Media and public criticism at the time release, and even to this day, condemned Trainspotting as a glorification of drug use, heroin in particular.
The film, which fits into the British Social Realism genre, developed in the 30's and 40's, revolves around Mark Renton, a young man growing up in a working class area of Edinburgh during the 80/90's. Like so many of his real life contemporaries he is disillusioned and cynical about the future faced with such socioeconomic deprivation.
The opening of the film sees Renton fleeing from persuers after a shoplifting spree, and talking about "Choosing life, a career, a family, a home." and many other materialistic posessions which society dictates we must strive for, but which Renton wants no part of. He would rather escape his downward spiralling life through taking drugs, mainly heroin, but practically anything which will give him a "buzz," and his friends.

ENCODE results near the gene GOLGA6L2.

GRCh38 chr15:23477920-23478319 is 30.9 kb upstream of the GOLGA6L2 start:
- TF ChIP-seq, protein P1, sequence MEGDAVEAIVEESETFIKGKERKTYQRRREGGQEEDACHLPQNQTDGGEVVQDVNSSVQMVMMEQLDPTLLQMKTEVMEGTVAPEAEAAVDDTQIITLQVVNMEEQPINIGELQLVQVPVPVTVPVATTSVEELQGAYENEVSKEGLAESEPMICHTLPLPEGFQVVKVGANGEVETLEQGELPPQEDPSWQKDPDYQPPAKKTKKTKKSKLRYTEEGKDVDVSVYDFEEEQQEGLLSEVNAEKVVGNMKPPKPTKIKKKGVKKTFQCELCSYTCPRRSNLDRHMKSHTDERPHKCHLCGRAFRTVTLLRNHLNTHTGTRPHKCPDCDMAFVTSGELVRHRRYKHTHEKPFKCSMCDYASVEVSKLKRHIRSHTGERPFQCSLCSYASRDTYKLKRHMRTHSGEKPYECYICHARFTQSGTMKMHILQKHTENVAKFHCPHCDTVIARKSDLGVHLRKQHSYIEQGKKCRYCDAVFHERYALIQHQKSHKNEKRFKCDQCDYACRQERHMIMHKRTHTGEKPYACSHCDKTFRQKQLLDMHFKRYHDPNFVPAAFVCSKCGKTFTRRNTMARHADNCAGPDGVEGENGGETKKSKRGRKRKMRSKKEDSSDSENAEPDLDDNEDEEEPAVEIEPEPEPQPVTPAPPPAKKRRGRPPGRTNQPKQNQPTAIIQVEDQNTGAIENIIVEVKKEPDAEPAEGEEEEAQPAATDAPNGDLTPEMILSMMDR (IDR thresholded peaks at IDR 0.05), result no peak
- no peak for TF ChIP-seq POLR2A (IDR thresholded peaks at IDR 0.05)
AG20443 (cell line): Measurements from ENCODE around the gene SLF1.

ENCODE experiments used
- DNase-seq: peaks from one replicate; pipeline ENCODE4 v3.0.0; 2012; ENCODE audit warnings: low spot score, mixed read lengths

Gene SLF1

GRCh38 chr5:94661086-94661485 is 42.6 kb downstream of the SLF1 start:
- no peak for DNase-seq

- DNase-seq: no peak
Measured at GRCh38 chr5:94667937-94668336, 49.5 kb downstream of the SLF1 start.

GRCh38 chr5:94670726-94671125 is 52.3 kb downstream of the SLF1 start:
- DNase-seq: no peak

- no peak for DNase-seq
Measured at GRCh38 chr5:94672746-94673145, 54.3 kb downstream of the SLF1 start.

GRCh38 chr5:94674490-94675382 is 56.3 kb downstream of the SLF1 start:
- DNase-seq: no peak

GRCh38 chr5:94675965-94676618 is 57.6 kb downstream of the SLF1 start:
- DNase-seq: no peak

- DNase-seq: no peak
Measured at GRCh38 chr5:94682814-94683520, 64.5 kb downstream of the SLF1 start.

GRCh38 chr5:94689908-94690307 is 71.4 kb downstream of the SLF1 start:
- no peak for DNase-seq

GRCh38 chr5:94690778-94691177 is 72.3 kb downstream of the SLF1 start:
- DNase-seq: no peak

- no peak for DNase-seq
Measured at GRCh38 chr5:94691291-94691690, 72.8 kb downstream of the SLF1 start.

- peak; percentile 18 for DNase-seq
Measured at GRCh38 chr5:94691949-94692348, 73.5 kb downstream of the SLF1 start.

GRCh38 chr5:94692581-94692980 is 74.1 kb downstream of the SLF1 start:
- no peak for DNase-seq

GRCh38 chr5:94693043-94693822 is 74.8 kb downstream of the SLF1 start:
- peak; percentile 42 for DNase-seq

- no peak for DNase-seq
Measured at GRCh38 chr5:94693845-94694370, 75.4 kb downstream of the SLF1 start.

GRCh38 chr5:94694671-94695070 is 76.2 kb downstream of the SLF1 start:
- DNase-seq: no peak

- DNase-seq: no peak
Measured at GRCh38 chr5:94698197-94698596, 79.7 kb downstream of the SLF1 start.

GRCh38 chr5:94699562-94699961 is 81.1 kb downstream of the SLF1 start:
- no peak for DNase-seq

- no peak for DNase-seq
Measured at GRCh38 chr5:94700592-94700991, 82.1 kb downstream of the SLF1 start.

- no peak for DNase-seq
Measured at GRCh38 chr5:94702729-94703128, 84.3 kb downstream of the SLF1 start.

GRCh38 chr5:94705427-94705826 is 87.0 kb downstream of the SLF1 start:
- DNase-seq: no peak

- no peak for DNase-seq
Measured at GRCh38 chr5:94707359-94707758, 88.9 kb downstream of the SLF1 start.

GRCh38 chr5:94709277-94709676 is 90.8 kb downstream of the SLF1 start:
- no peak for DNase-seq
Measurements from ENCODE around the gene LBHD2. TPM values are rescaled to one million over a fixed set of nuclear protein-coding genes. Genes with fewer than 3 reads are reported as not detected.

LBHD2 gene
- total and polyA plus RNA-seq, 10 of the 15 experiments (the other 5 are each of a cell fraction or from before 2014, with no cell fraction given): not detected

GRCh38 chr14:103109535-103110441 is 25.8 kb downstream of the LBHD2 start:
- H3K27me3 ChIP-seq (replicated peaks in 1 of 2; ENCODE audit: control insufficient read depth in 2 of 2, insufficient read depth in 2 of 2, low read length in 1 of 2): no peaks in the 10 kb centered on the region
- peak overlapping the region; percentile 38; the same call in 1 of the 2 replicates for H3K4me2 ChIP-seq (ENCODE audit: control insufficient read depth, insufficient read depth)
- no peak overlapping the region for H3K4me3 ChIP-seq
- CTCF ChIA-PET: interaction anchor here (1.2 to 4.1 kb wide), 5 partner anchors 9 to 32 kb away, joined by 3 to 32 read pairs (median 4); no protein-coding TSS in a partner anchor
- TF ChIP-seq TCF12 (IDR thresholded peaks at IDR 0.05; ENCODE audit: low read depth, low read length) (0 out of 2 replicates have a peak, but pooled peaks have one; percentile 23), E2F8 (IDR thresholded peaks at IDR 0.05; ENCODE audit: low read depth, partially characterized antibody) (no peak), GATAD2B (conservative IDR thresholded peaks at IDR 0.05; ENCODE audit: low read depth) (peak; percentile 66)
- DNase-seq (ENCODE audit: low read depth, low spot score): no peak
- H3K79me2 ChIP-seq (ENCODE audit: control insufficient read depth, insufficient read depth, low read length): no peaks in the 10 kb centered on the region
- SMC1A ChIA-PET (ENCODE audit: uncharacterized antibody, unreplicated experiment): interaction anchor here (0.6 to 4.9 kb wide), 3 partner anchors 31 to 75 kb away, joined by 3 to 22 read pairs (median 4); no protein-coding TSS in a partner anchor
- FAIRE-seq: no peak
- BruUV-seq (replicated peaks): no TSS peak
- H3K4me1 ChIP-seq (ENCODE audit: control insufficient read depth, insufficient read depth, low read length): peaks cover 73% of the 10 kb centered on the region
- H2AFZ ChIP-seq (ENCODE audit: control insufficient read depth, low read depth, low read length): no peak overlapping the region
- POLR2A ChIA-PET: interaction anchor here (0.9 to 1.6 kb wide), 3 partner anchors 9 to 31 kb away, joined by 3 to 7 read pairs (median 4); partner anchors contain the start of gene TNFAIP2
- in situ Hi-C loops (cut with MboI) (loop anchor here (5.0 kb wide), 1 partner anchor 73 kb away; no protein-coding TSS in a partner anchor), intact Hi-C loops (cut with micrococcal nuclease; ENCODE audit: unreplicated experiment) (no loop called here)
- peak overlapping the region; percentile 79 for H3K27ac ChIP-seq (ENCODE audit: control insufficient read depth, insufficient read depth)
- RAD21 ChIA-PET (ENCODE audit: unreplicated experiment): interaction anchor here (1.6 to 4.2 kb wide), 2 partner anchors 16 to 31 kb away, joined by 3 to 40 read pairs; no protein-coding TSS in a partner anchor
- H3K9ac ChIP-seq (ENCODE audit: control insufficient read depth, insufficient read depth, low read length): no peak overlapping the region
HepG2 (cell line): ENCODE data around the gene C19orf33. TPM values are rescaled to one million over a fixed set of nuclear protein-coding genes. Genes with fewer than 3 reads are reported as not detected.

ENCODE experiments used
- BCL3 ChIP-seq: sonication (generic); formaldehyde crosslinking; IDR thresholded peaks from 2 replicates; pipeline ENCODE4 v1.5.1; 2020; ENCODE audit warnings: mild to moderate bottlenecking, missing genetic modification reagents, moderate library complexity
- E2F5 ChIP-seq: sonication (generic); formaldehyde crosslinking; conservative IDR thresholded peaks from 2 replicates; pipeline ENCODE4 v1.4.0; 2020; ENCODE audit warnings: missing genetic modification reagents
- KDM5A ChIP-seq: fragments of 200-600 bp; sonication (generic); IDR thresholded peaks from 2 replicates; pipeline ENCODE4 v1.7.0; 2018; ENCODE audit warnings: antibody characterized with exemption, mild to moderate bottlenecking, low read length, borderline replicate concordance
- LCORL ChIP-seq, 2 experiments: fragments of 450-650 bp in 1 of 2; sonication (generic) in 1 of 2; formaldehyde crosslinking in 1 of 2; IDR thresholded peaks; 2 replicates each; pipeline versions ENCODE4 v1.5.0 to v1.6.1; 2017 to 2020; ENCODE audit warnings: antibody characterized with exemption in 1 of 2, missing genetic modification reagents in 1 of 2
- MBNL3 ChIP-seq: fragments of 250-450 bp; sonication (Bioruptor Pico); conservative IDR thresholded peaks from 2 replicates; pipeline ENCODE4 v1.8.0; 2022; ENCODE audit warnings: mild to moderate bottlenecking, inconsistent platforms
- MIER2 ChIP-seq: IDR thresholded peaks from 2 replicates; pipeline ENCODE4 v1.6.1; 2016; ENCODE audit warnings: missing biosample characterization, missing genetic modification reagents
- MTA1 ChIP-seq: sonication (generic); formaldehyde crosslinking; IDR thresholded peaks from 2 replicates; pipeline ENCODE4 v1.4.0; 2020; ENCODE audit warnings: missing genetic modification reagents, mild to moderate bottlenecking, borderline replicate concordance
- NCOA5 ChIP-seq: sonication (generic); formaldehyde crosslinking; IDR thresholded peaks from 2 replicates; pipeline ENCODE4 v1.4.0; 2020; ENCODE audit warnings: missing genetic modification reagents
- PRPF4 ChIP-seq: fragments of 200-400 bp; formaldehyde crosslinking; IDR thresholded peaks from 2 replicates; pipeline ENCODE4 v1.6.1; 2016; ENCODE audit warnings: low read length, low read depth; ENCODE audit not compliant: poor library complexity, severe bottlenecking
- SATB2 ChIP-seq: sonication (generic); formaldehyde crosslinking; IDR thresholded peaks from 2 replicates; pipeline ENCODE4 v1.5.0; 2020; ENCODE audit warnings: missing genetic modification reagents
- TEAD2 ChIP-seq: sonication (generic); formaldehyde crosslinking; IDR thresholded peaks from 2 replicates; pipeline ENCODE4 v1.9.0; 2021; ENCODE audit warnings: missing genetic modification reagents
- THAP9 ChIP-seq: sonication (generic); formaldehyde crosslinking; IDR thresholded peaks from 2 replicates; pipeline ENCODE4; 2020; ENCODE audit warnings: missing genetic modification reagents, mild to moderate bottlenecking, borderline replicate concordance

With Edinburgh boasting such tourist attractions as high unemployment and one of the highest heroin and heroin related aids problems in Europe it's not surprising and is in fact iconographic in it's portrayal of Renton as a heroin addict. the fact that he is addicted to heroin and unemployed means that he has to turn to crime to feed his habit, as the film shows with Renton shoplifting, stealing from an old peoples home and even stealing from his own mother. This cannot be seen as glorification, but only as a representation of a lifestyle in which we as the audience are asked to make no moral judgement.
I can understand how Trainspotting could be considered as pro-heroin, as a quote from Renton early on in film, about the effect of heroin states "Take your best orgasm and multiply it by a thousand and you"re still nowhere near it." The suggestion is that the "buzz" is so intense and takes you to such a level of escapism that he doesn't have to face the realities of his meager existence.